Dragana Đorđević

From Wikipedia, the free encyclopedia
Jump to navigation Jump to search
Dragana Đorđević
Драгана Ђорђевић
Dragana Djordjevic.jpg
Born (1960-03-18) March 18, 1960 (age 59)
NationalitySerbian
Known forPainting
MovementOrthodox Church Icons

Dragana Đorđevic (born in 1960) is a Serbian painter who was trained in this traditional craft under the guidance of orthodox nun Porfirija.[1] This Greek nun introduced her to the beauty of byzantine art toward which Dragana inclined ever since. During her over 30 years long career she has researched style of the great late byzantine masters whose monumental frescoes influenced and refined her own work. Her admiration toward Michael Astrapas and Eutychios or Panselinos encouraged her to mimic their styles in order to improve her own skill and only through that acquire particular trait of her art. Today she is praised as someone whose icons are of exceptional quality.[2] Since 1988 Dragana has presented her icons on numerous exhibitions in Serbia and abroad and has participated in a number of art colonies, thus actively participating in defining development of contemporary religious art.[3] She painted two icons of Serbian Patriarch Pavle who was considered saint by many in Serbia even before he deceased in 2009, and whose image is still very well-known. A few years after his death Dragana tried to incorporate his familiar facial features into the traditional technique of icon painting. In 1997 she also became a member of UPIDIV.[4]

Dragana Đorđević has pained hundreds of icons, some of which were commissioned even for the monasteries and homes of the catholic Christians. Most of her works can be found in Serbia and Greece, but her icons can be also encountered in many other countries including Hungary, Italy, Bosnia, Croatia, Russia, Great Britain, America and Australia.[5] Among Dragana’s most prominent art projects one can single out four mosaic icons commissioned for the monastery of the Holy Apostles near Thessaloniki and four iconostases (church of St. Paraskeva in Nea Kallikratia, church of St. Simeon in Veternik, church of Sts. Quriaqos and Julietta and a small chapel near Neos Marmaras).[6]

When Dušan Milovanović was commenting on Serbian icon painters who according to his opinion are able to leave their mark on contemporary religious art, he included Dragana Đorđević in his list and noted that she "works lushly as Rublev".[7]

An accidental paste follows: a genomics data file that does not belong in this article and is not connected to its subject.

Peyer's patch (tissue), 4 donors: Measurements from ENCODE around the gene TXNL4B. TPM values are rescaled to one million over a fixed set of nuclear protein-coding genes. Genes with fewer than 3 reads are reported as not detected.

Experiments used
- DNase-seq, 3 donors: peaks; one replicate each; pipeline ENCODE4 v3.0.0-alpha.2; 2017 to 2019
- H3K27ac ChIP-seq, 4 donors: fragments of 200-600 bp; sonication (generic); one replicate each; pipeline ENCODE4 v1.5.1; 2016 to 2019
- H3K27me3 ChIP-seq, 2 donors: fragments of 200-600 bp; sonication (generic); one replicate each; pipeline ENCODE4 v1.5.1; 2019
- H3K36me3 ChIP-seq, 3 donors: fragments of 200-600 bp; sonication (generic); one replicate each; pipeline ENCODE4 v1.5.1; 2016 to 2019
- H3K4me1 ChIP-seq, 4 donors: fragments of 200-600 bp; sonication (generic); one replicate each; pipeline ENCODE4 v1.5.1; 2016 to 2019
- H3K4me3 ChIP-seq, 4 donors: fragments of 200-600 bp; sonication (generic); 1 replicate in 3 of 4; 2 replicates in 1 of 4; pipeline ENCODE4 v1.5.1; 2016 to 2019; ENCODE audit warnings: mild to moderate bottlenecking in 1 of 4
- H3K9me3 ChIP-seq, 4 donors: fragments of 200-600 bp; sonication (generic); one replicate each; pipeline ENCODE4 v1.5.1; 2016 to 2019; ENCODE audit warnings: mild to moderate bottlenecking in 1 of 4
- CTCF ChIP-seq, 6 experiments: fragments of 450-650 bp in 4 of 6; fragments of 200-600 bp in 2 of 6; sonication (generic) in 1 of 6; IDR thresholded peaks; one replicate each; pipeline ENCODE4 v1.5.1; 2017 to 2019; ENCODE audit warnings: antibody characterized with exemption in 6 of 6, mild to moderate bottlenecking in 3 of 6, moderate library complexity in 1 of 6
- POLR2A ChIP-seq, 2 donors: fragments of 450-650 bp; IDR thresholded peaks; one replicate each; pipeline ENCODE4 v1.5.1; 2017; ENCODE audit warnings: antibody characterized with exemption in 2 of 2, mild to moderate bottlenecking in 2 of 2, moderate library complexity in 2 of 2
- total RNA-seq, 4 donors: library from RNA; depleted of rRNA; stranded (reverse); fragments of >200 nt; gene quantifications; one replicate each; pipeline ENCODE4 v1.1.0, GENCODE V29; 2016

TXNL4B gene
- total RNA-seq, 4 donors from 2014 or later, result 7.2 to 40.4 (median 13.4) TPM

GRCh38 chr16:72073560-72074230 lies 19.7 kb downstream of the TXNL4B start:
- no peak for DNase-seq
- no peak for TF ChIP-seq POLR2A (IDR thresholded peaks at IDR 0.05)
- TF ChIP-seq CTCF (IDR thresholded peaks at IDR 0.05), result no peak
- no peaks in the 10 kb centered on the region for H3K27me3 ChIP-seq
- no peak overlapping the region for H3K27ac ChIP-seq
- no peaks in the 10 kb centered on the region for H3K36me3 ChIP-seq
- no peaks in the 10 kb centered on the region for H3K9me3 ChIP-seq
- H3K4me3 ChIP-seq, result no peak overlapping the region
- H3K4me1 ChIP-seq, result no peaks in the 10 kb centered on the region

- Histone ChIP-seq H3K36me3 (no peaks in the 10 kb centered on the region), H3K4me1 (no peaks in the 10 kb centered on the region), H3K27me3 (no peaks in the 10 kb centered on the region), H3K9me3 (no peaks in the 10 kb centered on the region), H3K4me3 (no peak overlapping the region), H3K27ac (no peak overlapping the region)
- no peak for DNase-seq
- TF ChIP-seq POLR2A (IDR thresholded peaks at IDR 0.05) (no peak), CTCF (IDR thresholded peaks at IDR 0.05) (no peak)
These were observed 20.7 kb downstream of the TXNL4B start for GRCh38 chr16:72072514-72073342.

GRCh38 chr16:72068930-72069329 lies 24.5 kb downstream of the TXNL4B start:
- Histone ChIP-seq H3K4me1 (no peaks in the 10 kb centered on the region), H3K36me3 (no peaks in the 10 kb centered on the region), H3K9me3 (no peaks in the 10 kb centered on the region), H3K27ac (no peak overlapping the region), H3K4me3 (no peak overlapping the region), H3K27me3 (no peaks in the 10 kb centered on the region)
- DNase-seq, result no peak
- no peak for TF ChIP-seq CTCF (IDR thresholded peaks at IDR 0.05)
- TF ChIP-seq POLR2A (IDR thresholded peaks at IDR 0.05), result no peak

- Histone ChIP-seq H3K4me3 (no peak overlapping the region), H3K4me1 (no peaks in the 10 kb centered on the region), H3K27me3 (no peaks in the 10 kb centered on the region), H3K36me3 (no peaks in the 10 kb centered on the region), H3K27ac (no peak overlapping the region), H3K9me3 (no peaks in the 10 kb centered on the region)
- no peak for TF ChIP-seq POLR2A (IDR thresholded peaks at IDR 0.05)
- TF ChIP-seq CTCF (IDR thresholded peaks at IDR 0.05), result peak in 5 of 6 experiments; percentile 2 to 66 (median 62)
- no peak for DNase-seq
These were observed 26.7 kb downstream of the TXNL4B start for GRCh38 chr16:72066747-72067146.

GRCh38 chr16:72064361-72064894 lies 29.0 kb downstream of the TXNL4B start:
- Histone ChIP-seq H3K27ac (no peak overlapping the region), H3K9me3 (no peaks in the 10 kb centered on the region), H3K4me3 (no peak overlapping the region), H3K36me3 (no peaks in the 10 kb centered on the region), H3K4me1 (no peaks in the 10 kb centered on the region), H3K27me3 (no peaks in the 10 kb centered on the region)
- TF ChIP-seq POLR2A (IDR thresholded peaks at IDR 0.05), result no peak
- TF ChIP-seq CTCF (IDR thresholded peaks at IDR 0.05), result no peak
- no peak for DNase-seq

Selected exhibitions[8][edit]

1987, Vrsac, Review of the contemporary Serbian icon painting;

1993, Belgrade, Second exhibition of modern Serbian icon painting (National Museum in Belgrade)

1995, Belgrade, Contemporary Orthodox Serbian Art (Museum of Applied Art)

1998, Ljubostinja-Trstenik, Jefimija's days

2001, Belgrade, May Exhibition (Museum "May 25th")

2002, Belgrade, Orthodoxy and Creation (Djura Jaksic House)

2003, Sabac, Gallery of Vera Blagojevic

2005, Belgrade, May Exhibition (Museum "May 25th")

January 2006, Paris, exhibition organized by UNESCO

February 2006, Milan, Incontro delle culture: Icona - lo sguarrdo all'eternita (Future Art Galery)

May 2006, exhibition in Luxembourg

May 2008, Belgrade, Icon in 21st century (Progres Gallery)

2010, Stara Pazova, The icon painters of Vojvodina

2012, Belgrade, Icon exhibition "St. Maximus the Confessor" (Faculty of Orthodox Theology)

Gallery[edit]

References[edit]

  1. ^ Drugi sabor savremenog srpskog ikonopisa kod Srba, Katalog izložbe, Narodni muzej u Beogradu, Beograd 1993.
  2. ^ http://www.spc.rs/eng/node/19660
  3. ^ Dušan Milovanović, Savremena pravoslavna srpska umetnost, Muzej primenjene umetnosti, Beograd 1995.
  4. ^ http://www.upidiv.org.rs/dekorativno-slikarstvo/
  5. ^ Ikona u 21. veku, Katolog izložbe, Galerija Progres, Beograd 2008.
  6. ^ Ikona u 21. veku, Katolog izložbe, Galerija Progres, Beograd 2008.
  7. ^ http://www.novosti.rs/vesti/kultura.71.html:528153-Slike-sa-mirisom-bosiljka
  8. ^ http://www.draganadjordjevic.com/en-index.html